We look to the stars and deep within ourselves – developing new ideas, disrupting industries, and revolutionizing daily life with new technology and methods that will impact lives for generations.

And no path is set in stone. A graduate of biology, for instance, may conduct research in a hospital while another becomes a fisheries technician for the government.

Learn about the future of careers in the natural, physical, and life sciences.


So, what can you do with a Bachelor of Science? Well, that's up to you.

What we can promise you is you'll start a reaction, one that propels you forward towards your dreams. With this solid yet diverse degree, you've got the perfect foundation to discover that new chemical, conduct that life-changing research, get that medical school admission, create that essential business, or consult in that innovating lab.

A Bachelor of Science is more than just learning in lectures – it's all about discovery and research through experimentation.

Is a Bachelor of Science a good degree?

Considering some of the most influential and intelligent people on the planet hold (or have held) a BSc degree, we can say with confidence it is a "good" degree. The skills you obtain prepare you for some of the most respected positions in our society, such as doctors, nurses, and scientists.

However, a degree is what you make of it. Simply graduating doesn't facilitate a successful future. Your degree will open doors, but you need to take the steps to get through them – and this often means boosting your resume with volunteer or job experience in the area you are seeking.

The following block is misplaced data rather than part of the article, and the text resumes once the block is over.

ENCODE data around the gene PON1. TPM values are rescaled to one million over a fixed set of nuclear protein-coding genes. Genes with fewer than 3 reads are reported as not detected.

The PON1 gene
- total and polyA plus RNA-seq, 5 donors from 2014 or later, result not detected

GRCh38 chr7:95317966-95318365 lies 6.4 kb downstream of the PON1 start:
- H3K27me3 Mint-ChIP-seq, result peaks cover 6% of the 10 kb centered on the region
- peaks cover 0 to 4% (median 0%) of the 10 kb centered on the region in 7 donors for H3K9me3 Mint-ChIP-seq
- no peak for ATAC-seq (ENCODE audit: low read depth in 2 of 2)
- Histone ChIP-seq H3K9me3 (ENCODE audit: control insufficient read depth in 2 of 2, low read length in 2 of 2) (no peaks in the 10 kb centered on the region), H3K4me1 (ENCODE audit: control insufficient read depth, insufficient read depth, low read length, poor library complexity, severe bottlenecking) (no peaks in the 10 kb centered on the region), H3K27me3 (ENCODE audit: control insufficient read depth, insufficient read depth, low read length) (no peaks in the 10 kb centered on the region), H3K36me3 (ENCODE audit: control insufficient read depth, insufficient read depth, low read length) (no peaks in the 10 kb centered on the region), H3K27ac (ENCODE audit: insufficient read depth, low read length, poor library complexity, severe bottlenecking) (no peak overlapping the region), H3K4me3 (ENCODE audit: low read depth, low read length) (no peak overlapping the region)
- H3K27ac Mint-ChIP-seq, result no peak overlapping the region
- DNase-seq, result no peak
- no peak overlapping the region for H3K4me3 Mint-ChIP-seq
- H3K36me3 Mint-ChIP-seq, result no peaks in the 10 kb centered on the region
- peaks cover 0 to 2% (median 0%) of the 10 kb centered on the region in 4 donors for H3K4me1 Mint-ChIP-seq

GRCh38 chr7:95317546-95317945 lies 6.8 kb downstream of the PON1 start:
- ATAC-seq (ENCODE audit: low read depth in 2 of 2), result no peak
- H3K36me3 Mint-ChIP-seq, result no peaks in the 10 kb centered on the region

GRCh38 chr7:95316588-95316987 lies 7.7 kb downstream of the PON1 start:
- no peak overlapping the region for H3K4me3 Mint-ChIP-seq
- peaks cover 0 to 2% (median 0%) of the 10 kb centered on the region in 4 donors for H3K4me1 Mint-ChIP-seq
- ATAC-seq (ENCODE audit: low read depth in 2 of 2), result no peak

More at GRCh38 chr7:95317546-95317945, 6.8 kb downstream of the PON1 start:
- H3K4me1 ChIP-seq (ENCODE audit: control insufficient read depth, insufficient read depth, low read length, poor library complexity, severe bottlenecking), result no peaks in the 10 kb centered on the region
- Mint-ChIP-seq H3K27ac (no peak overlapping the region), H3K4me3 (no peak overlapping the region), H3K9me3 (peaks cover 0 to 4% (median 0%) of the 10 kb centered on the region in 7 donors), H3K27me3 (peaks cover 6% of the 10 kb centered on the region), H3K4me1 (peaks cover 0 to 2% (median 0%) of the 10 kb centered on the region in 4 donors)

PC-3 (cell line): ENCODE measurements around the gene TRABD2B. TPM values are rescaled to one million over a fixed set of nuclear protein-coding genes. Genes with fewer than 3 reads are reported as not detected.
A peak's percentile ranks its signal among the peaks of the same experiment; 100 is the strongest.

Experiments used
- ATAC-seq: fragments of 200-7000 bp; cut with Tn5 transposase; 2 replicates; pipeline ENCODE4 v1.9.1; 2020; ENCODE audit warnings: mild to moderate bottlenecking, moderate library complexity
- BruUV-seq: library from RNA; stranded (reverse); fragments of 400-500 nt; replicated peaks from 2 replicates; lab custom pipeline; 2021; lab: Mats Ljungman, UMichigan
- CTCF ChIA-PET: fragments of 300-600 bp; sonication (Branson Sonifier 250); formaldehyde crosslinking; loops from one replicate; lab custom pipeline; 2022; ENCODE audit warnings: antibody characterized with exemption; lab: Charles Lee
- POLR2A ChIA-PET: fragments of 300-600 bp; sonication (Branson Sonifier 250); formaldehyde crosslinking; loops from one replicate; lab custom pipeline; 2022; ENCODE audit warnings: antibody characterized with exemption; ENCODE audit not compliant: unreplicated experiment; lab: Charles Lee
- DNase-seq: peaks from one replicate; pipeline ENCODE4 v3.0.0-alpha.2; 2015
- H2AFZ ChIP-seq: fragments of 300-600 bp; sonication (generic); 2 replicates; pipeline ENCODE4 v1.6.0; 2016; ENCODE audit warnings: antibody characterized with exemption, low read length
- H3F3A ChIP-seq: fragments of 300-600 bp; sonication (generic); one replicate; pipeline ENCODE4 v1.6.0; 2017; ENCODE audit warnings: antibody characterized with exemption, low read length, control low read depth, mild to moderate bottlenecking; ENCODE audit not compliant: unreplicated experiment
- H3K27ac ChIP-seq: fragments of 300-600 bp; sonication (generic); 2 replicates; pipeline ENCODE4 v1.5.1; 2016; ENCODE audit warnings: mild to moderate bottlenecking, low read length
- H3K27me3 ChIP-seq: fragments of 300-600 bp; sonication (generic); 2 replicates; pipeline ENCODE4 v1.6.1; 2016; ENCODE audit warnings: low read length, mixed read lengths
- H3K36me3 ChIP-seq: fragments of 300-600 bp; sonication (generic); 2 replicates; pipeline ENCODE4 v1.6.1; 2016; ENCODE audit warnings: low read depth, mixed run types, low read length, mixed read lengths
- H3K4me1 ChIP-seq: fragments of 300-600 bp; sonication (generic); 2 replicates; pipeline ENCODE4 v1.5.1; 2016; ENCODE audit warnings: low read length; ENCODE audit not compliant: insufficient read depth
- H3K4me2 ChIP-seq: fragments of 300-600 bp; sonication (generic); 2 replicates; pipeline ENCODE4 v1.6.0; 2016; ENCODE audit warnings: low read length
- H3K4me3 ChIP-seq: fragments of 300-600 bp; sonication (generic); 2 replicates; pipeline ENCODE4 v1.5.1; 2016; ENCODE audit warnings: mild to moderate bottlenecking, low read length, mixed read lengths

What do you do in a BSc?

A Science program is more than just learning in lectures – it's all about discovery and research through experimentation.

A BSc can be more hands-on than many other degrees, giving you access to lots of labs, field work, exchanges, and opportunities to complete your own research project – providing even more depth to your degree.


Student working with plants in a greenhouse at the University of Waterloo.

At Waterloo, many of our programs include a term- or year-long research project that you get to design and control – from the topic to the execution – which prepares you for a career in the sciences or for further studies in graduate school.

What is first year like?

Your first year in a science program is a bit different from university to university. Some programs have a general first year where everyone takes the same required classes, using elective courses to explore possible majors for second year. Other programs will have you start your major in first year, giving you maximum exposure to the science you want to learn most. Both types of programs have pros and cons and you have to decide which works best for you.